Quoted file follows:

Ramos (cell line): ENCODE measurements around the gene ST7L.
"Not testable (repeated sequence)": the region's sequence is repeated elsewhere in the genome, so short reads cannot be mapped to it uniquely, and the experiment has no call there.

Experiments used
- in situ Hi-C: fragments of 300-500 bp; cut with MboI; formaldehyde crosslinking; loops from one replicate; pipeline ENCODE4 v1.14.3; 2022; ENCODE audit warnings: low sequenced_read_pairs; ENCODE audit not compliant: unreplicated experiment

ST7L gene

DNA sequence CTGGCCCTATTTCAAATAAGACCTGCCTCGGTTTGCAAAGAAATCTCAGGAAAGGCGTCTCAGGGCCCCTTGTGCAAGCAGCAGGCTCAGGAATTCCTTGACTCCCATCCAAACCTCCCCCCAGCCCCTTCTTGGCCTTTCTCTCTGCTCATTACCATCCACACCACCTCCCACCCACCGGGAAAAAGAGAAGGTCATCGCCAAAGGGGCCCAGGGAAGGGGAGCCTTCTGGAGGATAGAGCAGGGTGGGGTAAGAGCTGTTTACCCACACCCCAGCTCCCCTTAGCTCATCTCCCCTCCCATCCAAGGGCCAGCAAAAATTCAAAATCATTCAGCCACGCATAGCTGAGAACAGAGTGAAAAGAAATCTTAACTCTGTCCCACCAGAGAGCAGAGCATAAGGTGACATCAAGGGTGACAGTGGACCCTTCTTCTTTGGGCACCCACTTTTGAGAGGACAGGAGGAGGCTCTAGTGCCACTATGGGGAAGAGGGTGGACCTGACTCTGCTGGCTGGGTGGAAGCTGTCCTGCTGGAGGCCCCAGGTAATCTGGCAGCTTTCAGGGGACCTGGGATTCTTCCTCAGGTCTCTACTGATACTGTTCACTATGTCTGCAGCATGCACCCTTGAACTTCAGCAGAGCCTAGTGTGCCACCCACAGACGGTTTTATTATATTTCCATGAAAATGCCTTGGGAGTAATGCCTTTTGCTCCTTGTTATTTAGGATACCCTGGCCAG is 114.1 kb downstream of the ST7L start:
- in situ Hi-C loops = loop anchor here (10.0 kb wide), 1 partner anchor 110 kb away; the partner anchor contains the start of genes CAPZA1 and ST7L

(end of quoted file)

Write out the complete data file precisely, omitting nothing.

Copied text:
Ramos (cell line): ENCODE measurements around the gene ST7L.
"Not testable (repeated sequence)": the region's sequence is repeated elsewhere in the genome, so short reads cannot be mapped to it uniquely, and the experiment has no call there.

Experiments used
- in situ Hi-C: fragments of 300-500 bp; cut with MboI; formaldehyde crosslinking; loops from one replicate; pipeline ENCODE4 v1.14.3; 2022; ENCODE audit warnings: low sequenced_read_pairs; ENCODE audit not compliant: unreplicated experiment

ST7L gene

DNA sequence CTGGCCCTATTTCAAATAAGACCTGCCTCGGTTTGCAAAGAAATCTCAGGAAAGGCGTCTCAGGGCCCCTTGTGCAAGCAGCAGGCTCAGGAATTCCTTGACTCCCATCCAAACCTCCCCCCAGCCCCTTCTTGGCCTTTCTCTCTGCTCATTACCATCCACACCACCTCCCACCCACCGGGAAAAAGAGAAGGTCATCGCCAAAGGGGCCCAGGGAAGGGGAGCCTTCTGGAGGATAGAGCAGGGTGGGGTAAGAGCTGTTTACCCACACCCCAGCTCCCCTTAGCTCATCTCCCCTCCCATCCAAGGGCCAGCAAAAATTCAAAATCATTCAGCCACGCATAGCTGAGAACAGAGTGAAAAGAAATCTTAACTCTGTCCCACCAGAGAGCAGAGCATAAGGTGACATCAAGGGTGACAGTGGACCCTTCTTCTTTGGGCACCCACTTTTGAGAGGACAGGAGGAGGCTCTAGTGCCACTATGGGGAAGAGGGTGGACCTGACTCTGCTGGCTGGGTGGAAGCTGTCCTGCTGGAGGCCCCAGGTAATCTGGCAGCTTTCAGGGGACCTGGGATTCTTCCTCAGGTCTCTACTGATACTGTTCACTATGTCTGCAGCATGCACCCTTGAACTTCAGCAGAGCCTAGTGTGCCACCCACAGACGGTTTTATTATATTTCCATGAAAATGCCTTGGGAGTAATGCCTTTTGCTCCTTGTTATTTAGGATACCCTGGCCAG is 114.1 kb downstream of the ST7L start:
- in situ Hi-C loops = loop anchor here (10.0 kb wide), 1 partner anchor 110 kb away; the partner anchor contains the start of genes CAPZA1 and ST7L